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If I am not wrong, using Bessel function we can estimate the side bands of a carrier? Is this correct? If so, what are the steps to find these values from the graph?

For example if modulation index is 2 and amplitude of the signal is 2volt what are the first few side bands?

enter image description here

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  • \$\begingroup\$ The Bessel function Jn(x) is the nth sideband for any given modulation index x. The voltage amplitude of the signal is irrelevant. \$\endgroup\$ – user207421 Jun 19 '13 at 12:44
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Amplitude of the signal is irrelevant once you have defined the modulation index. Use this table as an easier guide but remember it applies only to sinewaves as the modulating waveform: -

stolen from wiki

For a mod index of 2.0, your carrier will appear to be 22% of what it was unmodulated and there will be sidebands of amplitude 58%, 35%, 13% and 3% of the original carrier amplitude. The first sideband occurs at a distance equivalent to the modulating frequency away from the original carrier. 2nd s/b at 2 x distance etc..

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  • \$\begingroup\$ Wll only for sine waves means cosines as well? \$\endgroup\$ – Sean87 Jun 19 '13 at 12:55
  • \$\begingroup\$ @Sean87 yes it does; I should really have been more specific - a sinewave of any phase. If you are feeding in data then it's more laborious because your data will have a varying mark-space ratio dependent on what the data is doing and you'll need to take into account the harmonics of the squarewave and you'll need to consider that at some point the squarewave data is band limited for practical reasons of not transmitting massive sidebands BUT Bessel stuff still applies. \$\endgroup\$ – Andy aka Jun 19 '13 at 13:03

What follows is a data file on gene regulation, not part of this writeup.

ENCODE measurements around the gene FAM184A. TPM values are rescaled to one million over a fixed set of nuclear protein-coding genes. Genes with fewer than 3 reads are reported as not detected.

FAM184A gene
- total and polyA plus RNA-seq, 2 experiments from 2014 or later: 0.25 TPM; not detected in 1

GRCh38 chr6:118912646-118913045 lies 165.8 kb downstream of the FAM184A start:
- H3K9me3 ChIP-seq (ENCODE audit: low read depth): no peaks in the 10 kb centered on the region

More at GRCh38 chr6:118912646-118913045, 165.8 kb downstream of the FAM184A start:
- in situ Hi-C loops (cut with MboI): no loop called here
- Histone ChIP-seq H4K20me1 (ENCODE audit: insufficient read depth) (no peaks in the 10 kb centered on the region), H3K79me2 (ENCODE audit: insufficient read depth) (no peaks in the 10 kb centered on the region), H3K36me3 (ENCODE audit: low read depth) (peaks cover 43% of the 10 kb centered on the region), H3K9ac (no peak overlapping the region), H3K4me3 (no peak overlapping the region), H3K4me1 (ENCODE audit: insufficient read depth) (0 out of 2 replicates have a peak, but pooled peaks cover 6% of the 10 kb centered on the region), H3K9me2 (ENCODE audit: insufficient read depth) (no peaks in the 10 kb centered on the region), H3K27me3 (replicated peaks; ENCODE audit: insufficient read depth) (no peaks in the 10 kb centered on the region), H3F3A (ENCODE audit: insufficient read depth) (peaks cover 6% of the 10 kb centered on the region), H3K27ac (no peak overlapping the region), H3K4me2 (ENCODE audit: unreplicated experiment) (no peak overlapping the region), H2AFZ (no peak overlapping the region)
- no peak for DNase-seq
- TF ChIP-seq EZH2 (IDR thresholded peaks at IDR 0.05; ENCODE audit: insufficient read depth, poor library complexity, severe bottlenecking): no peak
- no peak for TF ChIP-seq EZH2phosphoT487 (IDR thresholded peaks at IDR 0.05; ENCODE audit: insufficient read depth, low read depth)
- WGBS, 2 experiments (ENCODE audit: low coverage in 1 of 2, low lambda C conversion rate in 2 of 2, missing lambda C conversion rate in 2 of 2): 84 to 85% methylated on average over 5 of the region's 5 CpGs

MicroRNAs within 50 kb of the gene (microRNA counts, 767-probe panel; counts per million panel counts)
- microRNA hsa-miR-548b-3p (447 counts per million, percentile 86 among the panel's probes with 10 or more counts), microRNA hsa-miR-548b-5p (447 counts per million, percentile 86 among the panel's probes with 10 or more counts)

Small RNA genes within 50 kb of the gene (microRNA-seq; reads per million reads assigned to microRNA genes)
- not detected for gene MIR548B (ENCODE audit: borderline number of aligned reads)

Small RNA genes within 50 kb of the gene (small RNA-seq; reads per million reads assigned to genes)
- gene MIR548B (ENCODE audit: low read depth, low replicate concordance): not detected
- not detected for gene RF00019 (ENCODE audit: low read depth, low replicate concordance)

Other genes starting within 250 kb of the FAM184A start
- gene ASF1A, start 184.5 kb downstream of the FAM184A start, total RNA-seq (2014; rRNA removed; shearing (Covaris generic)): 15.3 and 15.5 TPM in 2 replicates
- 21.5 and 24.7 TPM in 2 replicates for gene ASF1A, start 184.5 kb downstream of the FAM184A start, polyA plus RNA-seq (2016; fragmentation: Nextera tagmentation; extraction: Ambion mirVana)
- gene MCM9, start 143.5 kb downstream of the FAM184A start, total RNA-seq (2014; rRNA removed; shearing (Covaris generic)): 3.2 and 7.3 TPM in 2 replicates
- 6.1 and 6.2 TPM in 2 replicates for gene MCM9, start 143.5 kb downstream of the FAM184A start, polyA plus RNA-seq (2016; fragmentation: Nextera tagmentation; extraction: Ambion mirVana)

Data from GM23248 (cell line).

• \$\begingroup\$ Why amplitude of signal is irrelevant? Shouldnt I multiply the values of table with the amplitude? \$\endgroup\$ – Sean87 Jun 19 '13 at 13:37
  • \$\begingroup\$ Multiply it to get what? \$\endgroup\$ – user207421 Jun 19 '13 at 19:07
  • \$\begingroup\$ @Sean87 Mod index is the peak deviation divided by the highest modulating frequency. The deviation is caused by the amplitude of the modulator therefore we don't need to know the modulating signal is 2V. If you meant the amplitude of the carrier then that number is important to you but not important to the answer because it just ratios up everything and doesn't disturb the basic answer. \$\endgroup\$ – Andy aka Jun 19 '13 at 19:38
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Yes. Assuming your modulating function is sinusoidal, you can simply read the amplitudes of each sideband pair from the graph. So for a modulation index of 2, following the yellow curve \$J_2(x)\$, you can see that the amplitude of the second sideband pair (fc ± 2fm) is about 0.3 times the amplitude of the unmodulated carrier.

In general, for a modulation index of \$\beta\$, the amplitude of the nth sideband pair is \$J_n(\beta)\$

Wikipedia has a useful table of Bessel functions here, from which you can see that the amplitude of the second sideband pair is actually about 0.35

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